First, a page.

This is one of the views, which I as tourism professional, would like to point out now in Finland; Tourism industry must be developed in responsible way considering also the economical sustainability and fair pricing. It´s good to remember that skilled professionals are also local.

Helsinki Guides get sometimes messages where locals ask guides to inform the tourists not to enter to private gardens nor to take pictures of private homes or children playing in backyards. In wintertime we had news from Lapland about the locals tired of too many tourists in local supermarkets and pharmacies. One of the Spanish Tour Leaders told the tourists were not so happy to walk in congested streets in Rovaniemi which had been promoted as an authentic wilderness capital.

Different values mean different expectations

Of course the expectations of locals and tourists change and have been changing. The cultural evolution in our society and its influence in tourism is evident.

Transmodern tourists want to have authentic experiences together with locals,  but in the other hand they do respect the rules locals want to establish, they are ready to pay for the experiences and they do respect the nature.

There are still, though, postmodern individualists, adventurers who wants to take their own way and not follow the others, those who expect to have tailor-made services, produced in customer´s terms and defenetly don´t want to be called as tourist.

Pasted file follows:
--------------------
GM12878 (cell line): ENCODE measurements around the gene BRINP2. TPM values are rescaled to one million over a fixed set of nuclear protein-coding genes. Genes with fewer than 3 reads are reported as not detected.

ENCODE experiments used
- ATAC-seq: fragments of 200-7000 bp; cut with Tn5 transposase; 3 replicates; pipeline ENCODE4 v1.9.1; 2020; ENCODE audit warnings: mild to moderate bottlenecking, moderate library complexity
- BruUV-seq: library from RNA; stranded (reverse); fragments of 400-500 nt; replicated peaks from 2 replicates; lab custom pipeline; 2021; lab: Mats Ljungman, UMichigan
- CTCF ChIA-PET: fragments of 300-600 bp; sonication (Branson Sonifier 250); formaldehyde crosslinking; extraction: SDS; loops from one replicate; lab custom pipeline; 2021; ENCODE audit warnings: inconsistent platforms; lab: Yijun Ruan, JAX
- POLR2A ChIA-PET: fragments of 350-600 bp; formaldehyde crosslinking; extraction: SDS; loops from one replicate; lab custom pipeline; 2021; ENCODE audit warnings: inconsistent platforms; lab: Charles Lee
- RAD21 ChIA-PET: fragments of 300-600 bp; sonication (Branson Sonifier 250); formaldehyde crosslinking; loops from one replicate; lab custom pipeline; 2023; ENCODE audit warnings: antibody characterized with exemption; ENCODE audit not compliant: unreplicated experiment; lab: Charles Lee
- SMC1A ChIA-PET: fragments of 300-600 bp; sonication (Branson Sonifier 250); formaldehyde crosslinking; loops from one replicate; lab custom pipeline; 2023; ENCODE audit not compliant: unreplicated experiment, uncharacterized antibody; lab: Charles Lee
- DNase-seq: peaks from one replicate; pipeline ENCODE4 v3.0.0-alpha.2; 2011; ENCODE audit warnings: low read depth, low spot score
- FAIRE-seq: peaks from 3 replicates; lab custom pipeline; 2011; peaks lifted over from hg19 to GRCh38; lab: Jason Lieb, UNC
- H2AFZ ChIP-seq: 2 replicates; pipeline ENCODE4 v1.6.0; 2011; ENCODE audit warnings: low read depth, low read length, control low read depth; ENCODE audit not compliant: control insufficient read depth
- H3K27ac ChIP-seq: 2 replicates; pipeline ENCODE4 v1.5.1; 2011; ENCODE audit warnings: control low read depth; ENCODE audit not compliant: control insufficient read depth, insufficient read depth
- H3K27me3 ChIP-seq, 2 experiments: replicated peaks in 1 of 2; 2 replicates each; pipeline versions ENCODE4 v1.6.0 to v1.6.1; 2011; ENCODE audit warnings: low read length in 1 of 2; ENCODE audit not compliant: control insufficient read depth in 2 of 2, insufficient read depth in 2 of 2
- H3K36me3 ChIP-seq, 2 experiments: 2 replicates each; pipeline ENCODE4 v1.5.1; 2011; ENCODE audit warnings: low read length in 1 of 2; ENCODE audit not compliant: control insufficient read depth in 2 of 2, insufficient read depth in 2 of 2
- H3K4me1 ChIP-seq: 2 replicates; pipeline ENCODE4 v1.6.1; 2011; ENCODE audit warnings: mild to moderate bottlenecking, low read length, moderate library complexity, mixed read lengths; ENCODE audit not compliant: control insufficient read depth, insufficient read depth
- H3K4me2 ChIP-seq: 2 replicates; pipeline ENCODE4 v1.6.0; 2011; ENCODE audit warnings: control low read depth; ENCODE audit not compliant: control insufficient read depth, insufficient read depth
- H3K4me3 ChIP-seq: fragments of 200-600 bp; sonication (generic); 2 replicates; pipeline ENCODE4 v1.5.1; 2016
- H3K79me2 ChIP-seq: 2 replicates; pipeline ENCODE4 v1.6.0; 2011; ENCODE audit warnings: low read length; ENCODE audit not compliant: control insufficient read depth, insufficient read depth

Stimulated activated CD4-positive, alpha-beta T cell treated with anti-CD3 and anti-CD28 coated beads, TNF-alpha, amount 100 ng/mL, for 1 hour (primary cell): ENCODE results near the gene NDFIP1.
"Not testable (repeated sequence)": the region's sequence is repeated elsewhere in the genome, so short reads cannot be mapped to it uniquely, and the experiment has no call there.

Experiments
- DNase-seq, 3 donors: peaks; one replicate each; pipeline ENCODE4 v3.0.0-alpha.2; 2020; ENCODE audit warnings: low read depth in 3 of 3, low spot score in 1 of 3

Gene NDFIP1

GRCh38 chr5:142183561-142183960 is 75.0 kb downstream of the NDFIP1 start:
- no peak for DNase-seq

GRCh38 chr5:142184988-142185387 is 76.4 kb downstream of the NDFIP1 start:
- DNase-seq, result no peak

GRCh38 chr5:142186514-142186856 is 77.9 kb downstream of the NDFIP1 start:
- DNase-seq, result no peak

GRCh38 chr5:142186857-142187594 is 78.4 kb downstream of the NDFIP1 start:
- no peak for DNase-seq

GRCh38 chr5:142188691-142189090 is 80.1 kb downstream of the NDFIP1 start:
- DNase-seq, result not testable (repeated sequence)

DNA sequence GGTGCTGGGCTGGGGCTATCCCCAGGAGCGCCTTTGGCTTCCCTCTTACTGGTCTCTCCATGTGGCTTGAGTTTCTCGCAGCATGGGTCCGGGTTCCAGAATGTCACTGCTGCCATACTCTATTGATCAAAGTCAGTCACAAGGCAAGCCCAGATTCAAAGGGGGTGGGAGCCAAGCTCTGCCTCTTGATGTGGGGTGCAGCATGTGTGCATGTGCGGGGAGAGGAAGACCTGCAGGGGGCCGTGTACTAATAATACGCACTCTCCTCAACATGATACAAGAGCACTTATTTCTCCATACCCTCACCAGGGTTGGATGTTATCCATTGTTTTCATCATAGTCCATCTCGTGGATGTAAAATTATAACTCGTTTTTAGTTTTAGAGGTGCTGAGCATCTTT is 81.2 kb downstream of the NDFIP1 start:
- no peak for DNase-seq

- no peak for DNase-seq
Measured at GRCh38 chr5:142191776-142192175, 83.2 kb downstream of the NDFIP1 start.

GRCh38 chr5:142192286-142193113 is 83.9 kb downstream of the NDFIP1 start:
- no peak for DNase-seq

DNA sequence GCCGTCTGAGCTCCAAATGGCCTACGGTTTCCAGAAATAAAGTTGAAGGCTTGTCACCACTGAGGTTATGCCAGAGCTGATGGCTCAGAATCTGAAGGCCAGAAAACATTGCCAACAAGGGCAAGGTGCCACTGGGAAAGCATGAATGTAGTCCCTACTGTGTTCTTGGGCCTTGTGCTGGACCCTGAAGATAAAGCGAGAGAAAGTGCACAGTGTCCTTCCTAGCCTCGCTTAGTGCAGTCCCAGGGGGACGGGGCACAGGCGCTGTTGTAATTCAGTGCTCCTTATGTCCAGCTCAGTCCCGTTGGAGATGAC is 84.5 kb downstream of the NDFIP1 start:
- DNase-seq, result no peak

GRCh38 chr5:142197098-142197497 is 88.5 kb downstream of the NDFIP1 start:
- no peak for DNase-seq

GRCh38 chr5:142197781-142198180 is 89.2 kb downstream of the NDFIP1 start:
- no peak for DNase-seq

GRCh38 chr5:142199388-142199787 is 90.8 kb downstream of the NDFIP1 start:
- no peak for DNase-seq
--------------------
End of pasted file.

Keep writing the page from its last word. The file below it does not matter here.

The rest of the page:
There are also plenty of modern and traditional tourists willing to have the traditional sightseeing-tours and visiting the most popular sights.

It seems that Finland and Helsinki want to focus on transmodern tourists which is a good decision, as it is the fastest growing value based visitors group in the world.

Most of the visitors coming to Finland at the moment seem to be traditional and modern tourists, and we all need to work hard to get  the marketing message through to our potential visitors  –  and meanwhile understand the expectations of different kind visitors and be ready serve them.

Arctic point of view – what is the correct price for the experience?

I also red an other interesting article: Sustainable arctic Tourism and was happy to find some very good insights about sustainability. Rauno Posio, Project director in Lapland Chamber of Commerce and member or Arctic Economic Council says as following:

”The problem is how to combine the pristine nature with tourism flows. The north will not and should not become a mass tourism destination. Instead, we need to provide high-quality services with prices that help us avoid overpopulating our tourist attractions.”

There are many other persons in industry also talking about pricing. I think it´s very important and would like to totally agree. But it´s again, a theme with pros and cons.

Finland is already known as an expensive tourist destination, Finns and specially Finnish families often travel abroad because domestic tourism is more expensive.

If we make sure the service is worth of higher prices when promoting it abroad – higher prices could be one solution. Maybe there could be other prices for domestic visitors? I have written about nature based luxury experiences and pricing in this previous post: Yes – we have Luxury Tourism in Finland

I also agree those who are telling us not to worry  about masstourism in Finland; we have plenty of pace  and no risk to become a masstourism destination. It´s not about masstourism but about overtourism in our case. I recommend to read the article at the end of this post for not to confuse with the definitions.

Tourism is hospitality industry where human meets human